Tuesday, May 21, 2013

So, I recently entered a short story contest...

..."800 words for $800".

Quite a prize for such a short piece!

Unfortunately, I didn't make it into the top five, but life goes on and I'm going to  keep on writing.

Here's the story I entered:

The Seventh Day

          Time and silence. Those are their weapons,
          and they go on forever.

          -Guitar Bains

He stood over the man, watching. The man, huddled in the corner weeping softly was, in truth, barely a man, being just past his eighteenth birthday. But his age did not matter, he was slated to die. Actually, his age did matter insofar as it matched another, recently deceased.

He decided it was time. He pulled out his gun and pointed it at the man and finally spoke.

“Your day has come.”

He pulled the trigger.


He held the paper and stared at the story. It should have been on the front page, the headline screaming out at him, at everyone. But of course, it wasn’t. It wasn’t even in the first section. Instead, it was buried in the middle of the ‘local news’. As always, details were sketchy and the story riddled with inaccuracies. Allusions to a broken home, drug use, gang violence. He read between the lines to find the truth.

He focused on the one part that was always present, “resisting arrest”. Six officers heavily armed, one young man on his knees. Yet still, “resisting arrest”.

He put the paper down and picked up his cup of tea; he had a long day ahead.


The call came first thing in the morning. No greeting. Just a simple, “You have work.”

He got up, threw on sweats and sneakers and made his way down to the corner store for a newspaper. Once back, he set the paper on the table and turned to the stove. He put the kettle on a low flame and went to take a shower.

The kettle whistled as he toweled off. He grabbed his robe and padded back into the kitchen to prepare tea. He preferred loose leaf – it reminded him that even in small things chaos reigned. Yet chaos was what he and the others were determined to combat. He made his tea, sat at the table and perused the paper, looking for the article he knew he would eventually find.


He found his target easily enough. The blitheness with which some people walked around, especially in his part of town, never ceased to amaze him. It was a simple task to follow the young man into the subway and onto a train, the young man’s blond hair acting as a beacon. He used his newspaper as a shield to avoid detection. A fitting choice, as he read the story again and again.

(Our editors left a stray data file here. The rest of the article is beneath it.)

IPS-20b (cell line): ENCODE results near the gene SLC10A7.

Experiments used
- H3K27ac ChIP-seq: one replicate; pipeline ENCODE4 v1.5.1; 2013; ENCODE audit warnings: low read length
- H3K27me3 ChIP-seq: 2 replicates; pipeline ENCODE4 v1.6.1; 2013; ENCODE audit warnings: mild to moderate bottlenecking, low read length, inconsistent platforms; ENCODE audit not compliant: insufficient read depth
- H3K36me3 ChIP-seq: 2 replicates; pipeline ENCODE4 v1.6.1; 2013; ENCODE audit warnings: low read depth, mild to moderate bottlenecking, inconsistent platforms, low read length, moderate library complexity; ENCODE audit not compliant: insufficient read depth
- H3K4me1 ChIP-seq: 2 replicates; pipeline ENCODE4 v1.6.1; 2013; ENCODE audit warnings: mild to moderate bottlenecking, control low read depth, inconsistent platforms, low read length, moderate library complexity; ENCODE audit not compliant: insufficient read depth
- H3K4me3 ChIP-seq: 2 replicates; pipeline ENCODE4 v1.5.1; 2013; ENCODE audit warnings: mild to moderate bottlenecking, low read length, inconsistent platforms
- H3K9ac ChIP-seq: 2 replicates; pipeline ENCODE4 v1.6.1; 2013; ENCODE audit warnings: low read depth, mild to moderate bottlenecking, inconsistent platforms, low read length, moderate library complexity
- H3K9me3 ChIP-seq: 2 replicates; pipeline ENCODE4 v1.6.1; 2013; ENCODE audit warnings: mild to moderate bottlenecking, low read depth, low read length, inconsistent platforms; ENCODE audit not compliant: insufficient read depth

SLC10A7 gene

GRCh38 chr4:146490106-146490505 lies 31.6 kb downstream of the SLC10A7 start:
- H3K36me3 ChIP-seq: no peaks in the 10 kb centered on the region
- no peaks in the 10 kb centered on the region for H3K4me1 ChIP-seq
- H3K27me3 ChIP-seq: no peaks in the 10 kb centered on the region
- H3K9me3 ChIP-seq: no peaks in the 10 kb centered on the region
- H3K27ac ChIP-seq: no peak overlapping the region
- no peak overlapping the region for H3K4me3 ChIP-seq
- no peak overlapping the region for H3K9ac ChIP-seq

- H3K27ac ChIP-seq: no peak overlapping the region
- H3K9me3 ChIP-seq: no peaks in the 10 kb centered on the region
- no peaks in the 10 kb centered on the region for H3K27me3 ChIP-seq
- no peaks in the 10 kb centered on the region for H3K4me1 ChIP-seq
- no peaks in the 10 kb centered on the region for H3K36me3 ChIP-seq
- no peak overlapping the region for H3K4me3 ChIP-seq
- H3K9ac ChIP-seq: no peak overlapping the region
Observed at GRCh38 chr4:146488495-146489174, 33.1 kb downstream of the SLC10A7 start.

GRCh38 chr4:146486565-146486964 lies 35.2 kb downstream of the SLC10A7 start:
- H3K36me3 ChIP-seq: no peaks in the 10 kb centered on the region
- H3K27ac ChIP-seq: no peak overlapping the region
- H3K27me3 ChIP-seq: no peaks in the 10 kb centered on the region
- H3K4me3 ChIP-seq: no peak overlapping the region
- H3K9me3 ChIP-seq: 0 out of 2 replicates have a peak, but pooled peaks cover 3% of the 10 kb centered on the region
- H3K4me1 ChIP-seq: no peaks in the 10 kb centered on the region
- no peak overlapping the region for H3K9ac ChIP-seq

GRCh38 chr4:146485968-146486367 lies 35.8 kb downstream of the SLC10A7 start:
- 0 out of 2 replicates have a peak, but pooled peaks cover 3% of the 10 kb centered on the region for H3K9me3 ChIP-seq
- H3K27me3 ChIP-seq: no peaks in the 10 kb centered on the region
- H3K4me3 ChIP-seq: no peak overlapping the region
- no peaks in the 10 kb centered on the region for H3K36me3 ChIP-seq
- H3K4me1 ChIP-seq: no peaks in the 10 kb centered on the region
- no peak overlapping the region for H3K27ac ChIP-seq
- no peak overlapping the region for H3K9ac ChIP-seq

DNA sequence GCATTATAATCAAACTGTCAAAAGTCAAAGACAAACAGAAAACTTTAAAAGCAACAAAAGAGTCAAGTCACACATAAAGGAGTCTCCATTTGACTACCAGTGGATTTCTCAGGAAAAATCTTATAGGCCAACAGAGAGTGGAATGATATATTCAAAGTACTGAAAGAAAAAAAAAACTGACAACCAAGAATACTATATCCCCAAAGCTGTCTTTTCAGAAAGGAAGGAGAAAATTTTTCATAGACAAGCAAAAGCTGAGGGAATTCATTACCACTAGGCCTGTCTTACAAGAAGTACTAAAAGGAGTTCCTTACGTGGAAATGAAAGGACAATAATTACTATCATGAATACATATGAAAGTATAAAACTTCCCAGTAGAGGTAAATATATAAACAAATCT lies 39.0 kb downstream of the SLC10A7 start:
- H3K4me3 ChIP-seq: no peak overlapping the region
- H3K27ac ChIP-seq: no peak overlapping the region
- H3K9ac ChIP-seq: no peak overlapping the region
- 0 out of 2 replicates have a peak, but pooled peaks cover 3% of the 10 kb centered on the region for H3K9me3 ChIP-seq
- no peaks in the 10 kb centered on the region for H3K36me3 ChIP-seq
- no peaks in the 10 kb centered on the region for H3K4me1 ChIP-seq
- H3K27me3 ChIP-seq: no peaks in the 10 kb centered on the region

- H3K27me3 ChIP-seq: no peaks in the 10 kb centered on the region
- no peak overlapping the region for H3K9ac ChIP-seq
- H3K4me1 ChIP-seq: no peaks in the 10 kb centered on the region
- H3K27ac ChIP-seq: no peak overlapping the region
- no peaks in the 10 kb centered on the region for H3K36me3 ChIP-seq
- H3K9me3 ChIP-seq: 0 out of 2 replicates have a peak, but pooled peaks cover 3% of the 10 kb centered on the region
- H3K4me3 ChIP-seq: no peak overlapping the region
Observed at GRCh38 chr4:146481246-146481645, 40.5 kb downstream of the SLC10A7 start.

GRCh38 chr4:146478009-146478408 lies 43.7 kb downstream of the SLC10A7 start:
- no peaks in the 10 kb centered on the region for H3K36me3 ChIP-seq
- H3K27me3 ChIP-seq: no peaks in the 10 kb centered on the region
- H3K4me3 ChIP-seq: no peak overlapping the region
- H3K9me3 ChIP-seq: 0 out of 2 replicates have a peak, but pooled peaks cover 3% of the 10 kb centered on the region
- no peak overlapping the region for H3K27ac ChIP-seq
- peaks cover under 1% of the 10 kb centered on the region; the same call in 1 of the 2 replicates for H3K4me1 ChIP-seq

The young man traveled five stops before getting off the train. The man waited until just before the doors closed to hop off and follow. The station was in one of the nicer parts of town. The man was glad he’d opted for slacks and a button-down shirt rather than something more casual. He hated to stand out. It increased the chances of being remembered.

The young man lingered on the platform, taking photos of graffiti gracing the posters lining the tunnel walls. For a moment, the man considered a different approach besides the usual hunt: walking up to the young man, starting up a conversation about photography and graffiti. Gaining his trust then striking. He smiled bitterly and shook his head. What was he thinking? The whole purpose – the whole point – was anonymity. His own and the target’s. Even knowing the young man was possibly a photographer was more information than he needed or wanted.

The less he knew the better. Sympathizing – or worse, empathizing – with a target only made the job harder and left him questioning his purpose. It happened once before. He vowed never to let it happen again.

He stopped woolgathering just in time to see the young man disappear at the top of the escalator. Quietly cursing himself, he set off in pursuit, remembering to appear casual.


The young man stood at the doorstep chatting with a neighbor. He had no choice but to continue walking lest he arouse suspicion. Fortunately, when he stopped ostensibly to tie his shoe, he’d seen the young man check his mailbox. Identifying an apartment number would be simple. He lingered at his laces long enough to overhear that the young man was going to be home alone all evening. He smiled, blessed his luck, walked on.


Entering the building was easy: no doorman, the latch was loose. He sauntered down the hall and up the staircase to the young man’s door. He hesitated a moment, patted his side, reassured by the weight of the gun.

He raised his hand to the doorknocker and rapped several times.